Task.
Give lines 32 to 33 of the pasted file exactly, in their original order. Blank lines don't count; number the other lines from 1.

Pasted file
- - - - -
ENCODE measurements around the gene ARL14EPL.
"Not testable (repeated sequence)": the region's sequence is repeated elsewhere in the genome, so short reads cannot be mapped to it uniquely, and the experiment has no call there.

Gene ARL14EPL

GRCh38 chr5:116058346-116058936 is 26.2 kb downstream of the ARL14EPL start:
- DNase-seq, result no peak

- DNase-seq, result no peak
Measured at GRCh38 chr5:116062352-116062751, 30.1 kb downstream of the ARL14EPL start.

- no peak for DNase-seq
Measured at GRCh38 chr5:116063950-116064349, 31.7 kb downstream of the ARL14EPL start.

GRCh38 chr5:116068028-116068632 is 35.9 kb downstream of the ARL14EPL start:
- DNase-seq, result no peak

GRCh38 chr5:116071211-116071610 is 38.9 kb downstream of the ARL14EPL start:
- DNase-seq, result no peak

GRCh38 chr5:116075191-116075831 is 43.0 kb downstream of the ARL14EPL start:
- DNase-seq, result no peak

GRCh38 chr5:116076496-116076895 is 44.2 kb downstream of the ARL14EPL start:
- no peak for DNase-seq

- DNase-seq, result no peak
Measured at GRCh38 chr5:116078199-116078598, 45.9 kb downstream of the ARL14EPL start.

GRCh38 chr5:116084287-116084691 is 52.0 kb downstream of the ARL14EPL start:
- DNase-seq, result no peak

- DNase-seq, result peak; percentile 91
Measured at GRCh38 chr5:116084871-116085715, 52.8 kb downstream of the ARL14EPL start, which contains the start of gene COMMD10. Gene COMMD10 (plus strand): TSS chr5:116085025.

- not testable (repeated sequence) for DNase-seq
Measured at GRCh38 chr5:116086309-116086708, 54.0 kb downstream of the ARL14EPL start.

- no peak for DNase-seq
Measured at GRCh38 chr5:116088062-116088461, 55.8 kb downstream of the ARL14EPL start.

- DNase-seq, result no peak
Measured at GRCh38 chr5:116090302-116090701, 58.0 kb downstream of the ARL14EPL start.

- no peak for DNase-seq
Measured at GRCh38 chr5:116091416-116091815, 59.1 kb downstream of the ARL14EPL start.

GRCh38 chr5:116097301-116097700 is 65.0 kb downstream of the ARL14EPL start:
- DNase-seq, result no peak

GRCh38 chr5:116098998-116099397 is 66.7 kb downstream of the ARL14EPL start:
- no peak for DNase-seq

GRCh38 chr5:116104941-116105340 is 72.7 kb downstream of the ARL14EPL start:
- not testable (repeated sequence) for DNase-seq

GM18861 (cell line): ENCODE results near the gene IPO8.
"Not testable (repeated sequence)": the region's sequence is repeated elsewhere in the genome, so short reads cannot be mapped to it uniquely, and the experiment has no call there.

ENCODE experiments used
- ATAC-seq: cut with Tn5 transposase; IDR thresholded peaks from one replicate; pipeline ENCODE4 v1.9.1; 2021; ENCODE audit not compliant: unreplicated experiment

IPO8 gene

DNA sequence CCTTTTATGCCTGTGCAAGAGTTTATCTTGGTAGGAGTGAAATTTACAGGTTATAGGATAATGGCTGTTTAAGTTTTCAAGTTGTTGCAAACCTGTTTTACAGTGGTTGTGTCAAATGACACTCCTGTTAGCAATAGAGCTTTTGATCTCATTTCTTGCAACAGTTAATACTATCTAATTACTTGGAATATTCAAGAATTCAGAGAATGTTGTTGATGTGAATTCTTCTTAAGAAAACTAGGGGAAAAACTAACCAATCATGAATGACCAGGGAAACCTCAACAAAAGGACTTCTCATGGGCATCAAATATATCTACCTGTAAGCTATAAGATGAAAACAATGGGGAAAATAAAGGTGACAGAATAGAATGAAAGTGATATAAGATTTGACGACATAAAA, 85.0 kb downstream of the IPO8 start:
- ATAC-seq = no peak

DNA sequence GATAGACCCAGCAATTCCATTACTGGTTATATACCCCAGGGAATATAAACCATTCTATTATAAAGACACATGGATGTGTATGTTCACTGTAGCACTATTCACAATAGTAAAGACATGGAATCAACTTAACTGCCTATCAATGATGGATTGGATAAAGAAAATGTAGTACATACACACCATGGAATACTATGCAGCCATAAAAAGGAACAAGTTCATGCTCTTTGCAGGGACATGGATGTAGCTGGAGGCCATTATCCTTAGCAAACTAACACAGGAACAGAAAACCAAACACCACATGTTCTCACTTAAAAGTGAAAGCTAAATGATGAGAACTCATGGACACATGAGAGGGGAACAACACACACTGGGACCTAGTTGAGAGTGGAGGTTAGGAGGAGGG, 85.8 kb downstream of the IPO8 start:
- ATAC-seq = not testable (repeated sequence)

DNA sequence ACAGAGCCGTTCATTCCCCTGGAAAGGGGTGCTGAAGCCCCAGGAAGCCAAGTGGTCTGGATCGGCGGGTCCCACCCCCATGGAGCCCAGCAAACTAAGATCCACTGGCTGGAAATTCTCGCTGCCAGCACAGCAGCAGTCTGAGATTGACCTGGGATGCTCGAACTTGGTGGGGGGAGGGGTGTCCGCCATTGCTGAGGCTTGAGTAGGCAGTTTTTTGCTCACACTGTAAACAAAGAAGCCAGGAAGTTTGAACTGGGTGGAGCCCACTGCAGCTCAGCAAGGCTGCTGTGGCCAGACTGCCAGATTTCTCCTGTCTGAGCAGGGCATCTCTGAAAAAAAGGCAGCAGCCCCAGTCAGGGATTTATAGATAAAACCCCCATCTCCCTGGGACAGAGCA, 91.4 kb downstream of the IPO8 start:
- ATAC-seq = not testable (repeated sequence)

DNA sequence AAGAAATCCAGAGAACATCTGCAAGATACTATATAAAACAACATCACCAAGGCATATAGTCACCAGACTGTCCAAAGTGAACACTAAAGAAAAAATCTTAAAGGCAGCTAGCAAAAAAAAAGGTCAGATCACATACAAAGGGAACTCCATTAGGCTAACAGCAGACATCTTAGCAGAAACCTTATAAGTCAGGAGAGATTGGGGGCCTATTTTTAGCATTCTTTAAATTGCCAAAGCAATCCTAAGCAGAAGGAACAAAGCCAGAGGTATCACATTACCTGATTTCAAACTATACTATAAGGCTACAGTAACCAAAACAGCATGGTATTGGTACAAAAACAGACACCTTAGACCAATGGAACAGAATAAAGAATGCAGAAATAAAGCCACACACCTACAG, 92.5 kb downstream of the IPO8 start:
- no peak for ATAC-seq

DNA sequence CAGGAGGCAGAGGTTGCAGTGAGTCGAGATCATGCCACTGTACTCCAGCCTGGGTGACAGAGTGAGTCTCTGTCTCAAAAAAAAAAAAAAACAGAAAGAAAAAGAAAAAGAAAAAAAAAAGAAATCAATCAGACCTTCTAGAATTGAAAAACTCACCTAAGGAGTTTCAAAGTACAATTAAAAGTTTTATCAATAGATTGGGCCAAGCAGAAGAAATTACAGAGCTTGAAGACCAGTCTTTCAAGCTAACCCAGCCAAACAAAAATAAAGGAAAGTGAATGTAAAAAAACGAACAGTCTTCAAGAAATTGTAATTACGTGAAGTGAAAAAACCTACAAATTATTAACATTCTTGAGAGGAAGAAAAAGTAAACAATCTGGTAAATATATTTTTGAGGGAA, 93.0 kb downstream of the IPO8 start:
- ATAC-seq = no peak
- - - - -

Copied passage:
GRCh38 chr5:116097301-116097700 is 65.0 kb downstream of the ARL14EPL start:
- DNase-seq, result no peak